The further I get away from my high school years, the more those days seem like a rose-tinted ball of nostalgia, even though at the time I was pretty miserable. I was a senior when the Columbine shootings happened and, until graduation, that event seemed to bring everyone in school closer. As school shootings have become either less frequent or less publicized, films set in high school have once again become focused on the us-vs.-them mentality.
Characters are drawn as black and white, leaving no room for shades of grey. Chronicle addresses this by having three complex main characters that don't fit into any of the boxes in which Hollywood normally places teenage characters. They are heroic, selfish, hopeless, moral and morally bankrupt. In other words, they're human, which makes them fascinating to watch. Oh, and they have superpowers.
Andrew Detmer is the school whipping boy. When he's done getting shoved around at school, he comes home to his dying mother and his unemployed, alcoholic father. In an attempt to catch his father being abusive (and to put a barrier between himself and the rest of the world), Andrew buys a camera and starts videotaping everything he sees.
Things change toward the fantastic when Andrew goes to a rave with his cousin, Matt, and Matt's friend Steve (Michael B. Jordan who played Wallace on The Wire). Before the night is over the trio stumbles across a mysterious hole in the ground and climb inside. Once at the bottom, they find a glowing, alien-like object that bestows them with telekinetic powers.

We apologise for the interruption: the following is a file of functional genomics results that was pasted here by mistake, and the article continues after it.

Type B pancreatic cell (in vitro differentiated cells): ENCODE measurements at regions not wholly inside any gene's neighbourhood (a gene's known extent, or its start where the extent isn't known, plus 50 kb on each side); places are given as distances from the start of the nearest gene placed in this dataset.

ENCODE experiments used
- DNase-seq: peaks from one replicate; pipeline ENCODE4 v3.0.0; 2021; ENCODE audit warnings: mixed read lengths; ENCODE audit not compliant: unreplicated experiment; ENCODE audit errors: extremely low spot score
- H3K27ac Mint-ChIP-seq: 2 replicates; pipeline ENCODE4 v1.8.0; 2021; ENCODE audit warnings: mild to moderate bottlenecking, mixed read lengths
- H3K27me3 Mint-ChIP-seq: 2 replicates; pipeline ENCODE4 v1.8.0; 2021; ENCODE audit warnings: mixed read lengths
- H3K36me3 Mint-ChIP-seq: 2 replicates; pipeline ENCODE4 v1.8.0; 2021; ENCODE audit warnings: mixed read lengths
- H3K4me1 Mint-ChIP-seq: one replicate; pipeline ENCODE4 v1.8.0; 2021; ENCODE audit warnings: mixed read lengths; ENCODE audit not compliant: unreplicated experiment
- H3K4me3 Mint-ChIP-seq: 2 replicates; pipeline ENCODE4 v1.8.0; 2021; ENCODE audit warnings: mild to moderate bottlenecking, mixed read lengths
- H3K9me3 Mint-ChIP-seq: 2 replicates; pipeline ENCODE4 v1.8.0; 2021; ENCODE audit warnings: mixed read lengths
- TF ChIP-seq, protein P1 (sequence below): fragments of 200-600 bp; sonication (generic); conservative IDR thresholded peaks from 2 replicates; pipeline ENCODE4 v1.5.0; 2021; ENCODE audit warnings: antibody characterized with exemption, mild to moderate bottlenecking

The rest of the film could have coasted by on teenage wish-fulfillment fantasies, but writer and director Josh Trank isn't interested in making an X-Men rip-off. Instead, he examines headier topics, like whether gentle souls can be corrupted by absolute power and whether some acts are beyond redemption. Andrew is damaged (possibly irrevocably) by his father's hatred and malice and, when given the increasingly powerful ability to move things with his mind, his instincts don't necessarily lead him down the path of righteousness.
He's not a typical sympathetic outsider. It's sometimes easy to see why he's unpopular in school. He's constantly running away to cry, or lashing out petulantly at his friends who care deeply about him. But just as I started to find Andrew a little tiring, the beautifully structured screenplay made my issues with his character meaningless.
Chronicle is not without its flaws. Sometimes Trank's ambitions exceed the budget. There are multiple moments where the effects come up short, appearing green screened and phony. That's a shame because whenever it happens, the audience is jarringly awakened from the film's spell.
My other issue was with the performance of Dane DeHaan as Andrew. He is wonderfully natural at the start of the film, but as Andrew's power grows, his acting chops seem to diminish. If DeHaan's work had been more consistent, Andrew could have been one of the most complicated and fascinating characters in years.
Chronicle feels like an alternate universe in which Dylan Klebold or Eric Harris ended up finding superpowers instead of buying guns. But where Klebold and Harris isolated themselves with video games and pipe bombs, Andrew teaches himself how to levitate his camera and move it around the room so he can create something rather than destroy it. Chronicle suffuses that feeling of gradual acceptance with just enough magic to be a powerful reminder that there is something great in all of us.
Starring Dane DeHaan, Alex Russell, Michael B. Jordan, Michael Kelly and Ashley Hinshaw
Directed by Josh Trank